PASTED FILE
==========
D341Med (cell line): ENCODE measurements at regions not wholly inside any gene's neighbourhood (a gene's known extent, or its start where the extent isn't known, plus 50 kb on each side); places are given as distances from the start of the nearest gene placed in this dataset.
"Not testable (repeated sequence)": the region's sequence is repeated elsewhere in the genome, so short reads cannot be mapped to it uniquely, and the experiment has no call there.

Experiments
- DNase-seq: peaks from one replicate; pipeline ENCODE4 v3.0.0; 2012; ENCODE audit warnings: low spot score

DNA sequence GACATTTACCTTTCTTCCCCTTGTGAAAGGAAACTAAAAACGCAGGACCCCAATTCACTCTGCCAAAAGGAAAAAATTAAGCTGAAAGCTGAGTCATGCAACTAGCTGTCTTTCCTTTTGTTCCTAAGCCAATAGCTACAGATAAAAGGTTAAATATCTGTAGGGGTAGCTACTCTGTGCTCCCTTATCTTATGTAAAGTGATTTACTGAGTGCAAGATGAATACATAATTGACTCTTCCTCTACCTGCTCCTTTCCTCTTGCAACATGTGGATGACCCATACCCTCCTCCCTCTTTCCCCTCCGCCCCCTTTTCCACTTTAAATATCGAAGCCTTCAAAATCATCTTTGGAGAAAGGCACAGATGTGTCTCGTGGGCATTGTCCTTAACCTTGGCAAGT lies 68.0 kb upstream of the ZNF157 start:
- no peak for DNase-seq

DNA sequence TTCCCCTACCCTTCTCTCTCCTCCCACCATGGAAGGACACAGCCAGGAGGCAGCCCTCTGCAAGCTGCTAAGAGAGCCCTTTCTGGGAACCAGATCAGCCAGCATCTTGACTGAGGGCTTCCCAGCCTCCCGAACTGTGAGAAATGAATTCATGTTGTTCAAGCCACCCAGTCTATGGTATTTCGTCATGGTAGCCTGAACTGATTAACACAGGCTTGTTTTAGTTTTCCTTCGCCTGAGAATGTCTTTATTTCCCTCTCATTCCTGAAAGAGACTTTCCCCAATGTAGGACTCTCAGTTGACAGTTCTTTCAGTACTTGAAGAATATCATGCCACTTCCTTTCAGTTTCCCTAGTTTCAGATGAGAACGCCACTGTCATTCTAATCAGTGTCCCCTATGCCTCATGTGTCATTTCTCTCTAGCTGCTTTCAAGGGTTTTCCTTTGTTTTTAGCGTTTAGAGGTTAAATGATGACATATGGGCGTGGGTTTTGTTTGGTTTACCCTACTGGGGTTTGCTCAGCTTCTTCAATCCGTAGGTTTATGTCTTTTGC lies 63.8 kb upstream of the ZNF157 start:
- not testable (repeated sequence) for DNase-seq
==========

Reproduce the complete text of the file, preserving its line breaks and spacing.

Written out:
D341Med (cell line): ENCODE measurements at regions not wholly inside any gene's neighbourhood (a gene's known extent, or its start where the extent isn't known, plus 50 kb on each side); places are given as distances from the start of the nearest gene placed in this dataset.
"Not testable (repeated sequence)": the region's sequence is repeated elsewhere in the genome, so short reads cannot be mapped to it uniquely, and the experiment has no call there.

Experiments
- DNase-seq: peaks from one replicate; pipeline ENCODE4 v3.0.0; 2012; ENCODE audit warnings: low spot score

DNA sequence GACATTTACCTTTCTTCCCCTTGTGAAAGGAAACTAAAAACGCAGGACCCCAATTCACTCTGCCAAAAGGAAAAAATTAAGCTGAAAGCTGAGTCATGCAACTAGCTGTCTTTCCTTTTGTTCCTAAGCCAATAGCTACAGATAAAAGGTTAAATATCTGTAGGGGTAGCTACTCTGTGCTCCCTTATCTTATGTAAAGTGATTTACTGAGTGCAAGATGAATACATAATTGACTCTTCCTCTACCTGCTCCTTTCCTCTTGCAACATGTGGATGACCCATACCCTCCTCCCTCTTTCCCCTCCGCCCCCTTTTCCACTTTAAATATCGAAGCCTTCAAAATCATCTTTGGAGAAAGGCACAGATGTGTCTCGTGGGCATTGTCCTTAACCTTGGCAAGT lies 68.0 kb upstream of the ZNF157 start:
- no peak for DNase-seq

DNA sequence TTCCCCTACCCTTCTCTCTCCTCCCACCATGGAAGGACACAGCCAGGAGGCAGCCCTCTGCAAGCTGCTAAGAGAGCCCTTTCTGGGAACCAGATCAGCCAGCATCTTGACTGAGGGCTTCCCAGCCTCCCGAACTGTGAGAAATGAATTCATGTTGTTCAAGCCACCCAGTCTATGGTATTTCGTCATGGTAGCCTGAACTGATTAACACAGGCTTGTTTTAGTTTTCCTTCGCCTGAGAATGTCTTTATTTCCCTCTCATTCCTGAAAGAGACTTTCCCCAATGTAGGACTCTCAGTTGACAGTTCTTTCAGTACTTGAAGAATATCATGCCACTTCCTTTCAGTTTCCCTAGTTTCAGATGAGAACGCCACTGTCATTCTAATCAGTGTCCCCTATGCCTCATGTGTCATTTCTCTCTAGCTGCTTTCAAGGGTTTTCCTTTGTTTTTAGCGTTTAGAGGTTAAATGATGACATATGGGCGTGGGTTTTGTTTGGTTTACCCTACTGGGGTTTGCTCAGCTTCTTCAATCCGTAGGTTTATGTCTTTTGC lies 63.8 kb upstream of the ZNF157 start:
- not testable (repeated sequence) for DNase-seq